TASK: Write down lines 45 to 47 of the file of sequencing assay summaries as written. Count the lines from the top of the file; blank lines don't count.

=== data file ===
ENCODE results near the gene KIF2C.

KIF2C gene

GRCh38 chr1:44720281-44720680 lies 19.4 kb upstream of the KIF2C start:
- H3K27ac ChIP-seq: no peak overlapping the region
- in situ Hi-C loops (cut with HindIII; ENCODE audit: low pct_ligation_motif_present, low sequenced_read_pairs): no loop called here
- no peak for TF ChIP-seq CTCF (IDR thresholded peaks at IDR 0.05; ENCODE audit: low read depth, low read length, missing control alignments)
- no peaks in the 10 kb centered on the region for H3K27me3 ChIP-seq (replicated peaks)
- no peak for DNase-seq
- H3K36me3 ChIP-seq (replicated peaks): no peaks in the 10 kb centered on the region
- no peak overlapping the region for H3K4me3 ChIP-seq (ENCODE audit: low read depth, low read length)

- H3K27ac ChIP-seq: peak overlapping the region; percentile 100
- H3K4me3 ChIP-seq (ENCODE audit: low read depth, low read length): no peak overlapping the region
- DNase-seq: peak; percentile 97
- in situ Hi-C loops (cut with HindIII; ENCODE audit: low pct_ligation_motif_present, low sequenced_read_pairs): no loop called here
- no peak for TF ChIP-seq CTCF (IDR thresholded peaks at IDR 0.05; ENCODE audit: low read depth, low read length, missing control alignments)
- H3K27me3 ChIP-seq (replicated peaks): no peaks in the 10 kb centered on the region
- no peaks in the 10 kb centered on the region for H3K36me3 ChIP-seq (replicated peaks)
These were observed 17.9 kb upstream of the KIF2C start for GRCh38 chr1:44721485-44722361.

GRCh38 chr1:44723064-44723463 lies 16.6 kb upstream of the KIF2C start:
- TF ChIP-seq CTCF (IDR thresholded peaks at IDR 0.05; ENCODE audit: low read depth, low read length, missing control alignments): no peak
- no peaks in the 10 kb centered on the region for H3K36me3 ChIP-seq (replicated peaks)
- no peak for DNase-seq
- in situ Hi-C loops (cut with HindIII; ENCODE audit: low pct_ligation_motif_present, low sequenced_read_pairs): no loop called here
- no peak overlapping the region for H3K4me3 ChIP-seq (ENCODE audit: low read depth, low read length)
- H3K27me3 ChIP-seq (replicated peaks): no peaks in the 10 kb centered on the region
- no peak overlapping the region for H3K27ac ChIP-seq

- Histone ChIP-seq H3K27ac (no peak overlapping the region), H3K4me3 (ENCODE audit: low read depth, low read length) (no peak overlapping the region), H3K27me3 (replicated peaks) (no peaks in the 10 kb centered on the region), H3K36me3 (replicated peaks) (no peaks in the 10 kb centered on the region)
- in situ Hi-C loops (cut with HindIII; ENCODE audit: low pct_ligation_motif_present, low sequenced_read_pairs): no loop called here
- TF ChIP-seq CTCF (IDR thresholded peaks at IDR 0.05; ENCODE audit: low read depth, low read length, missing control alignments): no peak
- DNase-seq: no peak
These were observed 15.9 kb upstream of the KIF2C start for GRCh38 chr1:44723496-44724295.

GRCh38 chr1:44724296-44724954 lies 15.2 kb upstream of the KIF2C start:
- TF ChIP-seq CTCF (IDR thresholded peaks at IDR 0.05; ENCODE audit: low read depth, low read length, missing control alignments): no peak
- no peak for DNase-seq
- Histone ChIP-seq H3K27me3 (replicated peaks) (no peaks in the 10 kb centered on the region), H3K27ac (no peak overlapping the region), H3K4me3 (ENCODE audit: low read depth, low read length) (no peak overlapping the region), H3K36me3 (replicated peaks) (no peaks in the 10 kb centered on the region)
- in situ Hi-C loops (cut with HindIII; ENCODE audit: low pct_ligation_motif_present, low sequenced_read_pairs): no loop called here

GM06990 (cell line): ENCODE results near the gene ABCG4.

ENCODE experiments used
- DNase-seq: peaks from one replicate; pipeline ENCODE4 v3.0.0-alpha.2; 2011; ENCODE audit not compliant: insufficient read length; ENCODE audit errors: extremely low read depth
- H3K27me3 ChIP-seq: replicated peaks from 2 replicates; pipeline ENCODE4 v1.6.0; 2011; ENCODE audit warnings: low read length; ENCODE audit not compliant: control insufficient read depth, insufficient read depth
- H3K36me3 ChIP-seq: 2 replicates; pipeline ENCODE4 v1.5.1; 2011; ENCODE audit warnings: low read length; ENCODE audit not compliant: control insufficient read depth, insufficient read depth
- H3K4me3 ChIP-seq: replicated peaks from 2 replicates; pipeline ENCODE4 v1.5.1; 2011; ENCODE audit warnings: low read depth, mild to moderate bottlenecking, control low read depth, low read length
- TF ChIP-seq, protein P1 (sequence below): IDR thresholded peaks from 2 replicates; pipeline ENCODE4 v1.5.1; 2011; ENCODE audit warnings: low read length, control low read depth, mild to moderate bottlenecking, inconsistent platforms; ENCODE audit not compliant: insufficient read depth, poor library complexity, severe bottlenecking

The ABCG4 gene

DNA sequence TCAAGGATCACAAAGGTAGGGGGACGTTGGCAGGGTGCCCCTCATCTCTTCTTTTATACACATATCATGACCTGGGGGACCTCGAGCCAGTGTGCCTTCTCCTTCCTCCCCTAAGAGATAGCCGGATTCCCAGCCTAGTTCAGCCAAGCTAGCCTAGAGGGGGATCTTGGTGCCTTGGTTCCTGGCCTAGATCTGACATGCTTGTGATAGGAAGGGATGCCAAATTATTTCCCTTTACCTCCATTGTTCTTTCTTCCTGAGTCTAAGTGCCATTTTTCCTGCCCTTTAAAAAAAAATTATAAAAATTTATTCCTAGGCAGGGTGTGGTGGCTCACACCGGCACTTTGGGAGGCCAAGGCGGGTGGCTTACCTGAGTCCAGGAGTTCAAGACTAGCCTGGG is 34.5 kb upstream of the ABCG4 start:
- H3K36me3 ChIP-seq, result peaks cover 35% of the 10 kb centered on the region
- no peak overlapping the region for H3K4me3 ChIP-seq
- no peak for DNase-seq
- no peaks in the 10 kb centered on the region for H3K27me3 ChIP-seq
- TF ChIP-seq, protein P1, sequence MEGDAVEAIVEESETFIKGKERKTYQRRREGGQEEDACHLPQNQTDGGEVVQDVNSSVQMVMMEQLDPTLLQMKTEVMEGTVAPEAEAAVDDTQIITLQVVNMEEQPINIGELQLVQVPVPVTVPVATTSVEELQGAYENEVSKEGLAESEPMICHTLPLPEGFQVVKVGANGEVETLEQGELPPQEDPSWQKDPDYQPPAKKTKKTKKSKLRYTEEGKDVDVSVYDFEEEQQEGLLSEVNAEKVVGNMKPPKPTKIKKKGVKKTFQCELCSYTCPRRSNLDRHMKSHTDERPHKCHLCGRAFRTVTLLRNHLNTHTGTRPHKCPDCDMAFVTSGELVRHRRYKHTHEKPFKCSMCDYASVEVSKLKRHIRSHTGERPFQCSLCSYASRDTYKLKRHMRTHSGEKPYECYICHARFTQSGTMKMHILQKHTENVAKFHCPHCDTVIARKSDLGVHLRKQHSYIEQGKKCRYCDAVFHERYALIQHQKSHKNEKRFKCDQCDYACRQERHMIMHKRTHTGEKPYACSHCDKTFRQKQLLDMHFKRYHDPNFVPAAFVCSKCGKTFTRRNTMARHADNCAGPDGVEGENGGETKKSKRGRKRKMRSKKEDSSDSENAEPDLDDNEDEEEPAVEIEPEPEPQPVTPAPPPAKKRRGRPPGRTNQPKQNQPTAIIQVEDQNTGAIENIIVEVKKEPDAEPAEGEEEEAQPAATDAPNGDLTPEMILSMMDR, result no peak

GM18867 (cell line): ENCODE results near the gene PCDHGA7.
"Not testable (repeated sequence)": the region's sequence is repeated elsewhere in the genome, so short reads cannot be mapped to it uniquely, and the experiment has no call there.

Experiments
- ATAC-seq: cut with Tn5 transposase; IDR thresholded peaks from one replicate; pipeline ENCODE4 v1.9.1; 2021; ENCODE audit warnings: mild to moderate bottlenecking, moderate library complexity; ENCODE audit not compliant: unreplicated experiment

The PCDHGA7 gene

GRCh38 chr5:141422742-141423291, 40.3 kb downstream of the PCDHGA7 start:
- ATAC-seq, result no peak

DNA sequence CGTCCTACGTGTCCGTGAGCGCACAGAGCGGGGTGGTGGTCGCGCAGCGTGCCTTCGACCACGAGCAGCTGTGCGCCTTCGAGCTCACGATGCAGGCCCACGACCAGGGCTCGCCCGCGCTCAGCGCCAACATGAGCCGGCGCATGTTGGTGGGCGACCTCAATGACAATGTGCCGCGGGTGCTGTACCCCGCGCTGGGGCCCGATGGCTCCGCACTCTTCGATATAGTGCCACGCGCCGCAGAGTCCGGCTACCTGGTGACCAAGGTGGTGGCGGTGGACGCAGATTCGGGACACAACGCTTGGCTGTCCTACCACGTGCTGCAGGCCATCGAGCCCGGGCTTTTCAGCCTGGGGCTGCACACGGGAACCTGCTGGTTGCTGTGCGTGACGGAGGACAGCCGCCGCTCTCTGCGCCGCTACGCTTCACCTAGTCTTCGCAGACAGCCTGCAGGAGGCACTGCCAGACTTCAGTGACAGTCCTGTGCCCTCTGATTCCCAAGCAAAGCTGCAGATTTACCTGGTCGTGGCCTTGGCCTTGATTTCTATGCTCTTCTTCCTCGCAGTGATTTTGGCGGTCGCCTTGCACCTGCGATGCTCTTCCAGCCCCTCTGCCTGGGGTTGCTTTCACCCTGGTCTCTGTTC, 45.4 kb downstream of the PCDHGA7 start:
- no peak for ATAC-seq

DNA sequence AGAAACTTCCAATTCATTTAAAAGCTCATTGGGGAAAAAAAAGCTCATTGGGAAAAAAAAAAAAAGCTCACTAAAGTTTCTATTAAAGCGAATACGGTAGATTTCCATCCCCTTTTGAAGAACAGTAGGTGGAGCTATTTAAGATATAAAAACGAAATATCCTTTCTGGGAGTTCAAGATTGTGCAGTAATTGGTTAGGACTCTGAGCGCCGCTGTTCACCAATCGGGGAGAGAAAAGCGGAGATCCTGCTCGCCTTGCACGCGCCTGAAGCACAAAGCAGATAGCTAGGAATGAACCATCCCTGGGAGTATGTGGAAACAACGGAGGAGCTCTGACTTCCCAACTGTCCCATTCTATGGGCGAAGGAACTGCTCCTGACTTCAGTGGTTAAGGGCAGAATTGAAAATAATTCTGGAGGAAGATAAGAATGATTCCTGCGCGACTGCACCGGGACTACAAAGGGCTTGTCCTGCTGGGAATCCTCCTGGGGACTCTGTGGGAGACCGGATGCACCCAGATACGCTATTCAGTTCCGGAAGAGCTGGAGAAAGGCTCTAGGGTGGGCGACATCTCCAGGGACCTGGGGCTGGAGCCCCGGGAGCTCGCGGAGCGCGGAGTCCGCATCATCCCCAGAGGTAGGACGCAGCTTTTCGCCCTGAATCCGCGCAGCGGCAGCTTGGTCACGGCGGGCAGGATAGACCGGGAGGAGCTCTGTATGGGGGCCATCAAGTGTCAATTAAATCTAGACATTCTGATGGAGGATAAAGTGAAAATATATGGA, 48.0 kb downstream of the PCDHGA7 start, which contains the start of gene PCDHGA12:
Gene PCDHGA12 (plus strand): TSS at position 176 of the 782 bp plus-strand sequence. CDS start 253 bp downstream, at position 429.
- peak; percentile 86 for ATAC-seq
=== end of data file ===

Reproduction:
DNA sequence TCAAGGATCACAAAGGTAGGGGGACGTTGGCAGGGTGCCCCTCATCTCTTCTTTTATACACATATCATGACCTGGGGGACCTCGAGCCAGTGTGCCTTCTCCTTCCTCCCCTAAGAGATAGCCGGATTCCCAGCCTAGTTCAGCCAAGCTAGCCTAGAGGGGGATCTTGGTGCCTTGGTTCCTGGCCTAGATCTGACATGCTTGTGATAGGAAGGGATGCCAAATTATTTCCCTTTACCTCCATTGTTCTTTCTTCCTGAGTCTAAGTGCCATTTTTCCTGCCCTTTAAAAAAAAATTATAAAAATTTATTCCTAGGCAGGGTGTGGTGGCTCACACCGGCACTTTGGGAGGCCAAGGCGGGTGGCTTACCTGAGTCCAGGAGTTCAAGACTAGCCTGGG is 34.5 kb upstream of the ABCG4 start:
- H3K36me3 ChIP-seq, result peaks cover 35% of the 10 kb centered on the region
- no peak overlapping the region for H3K4me3 ChIP-seq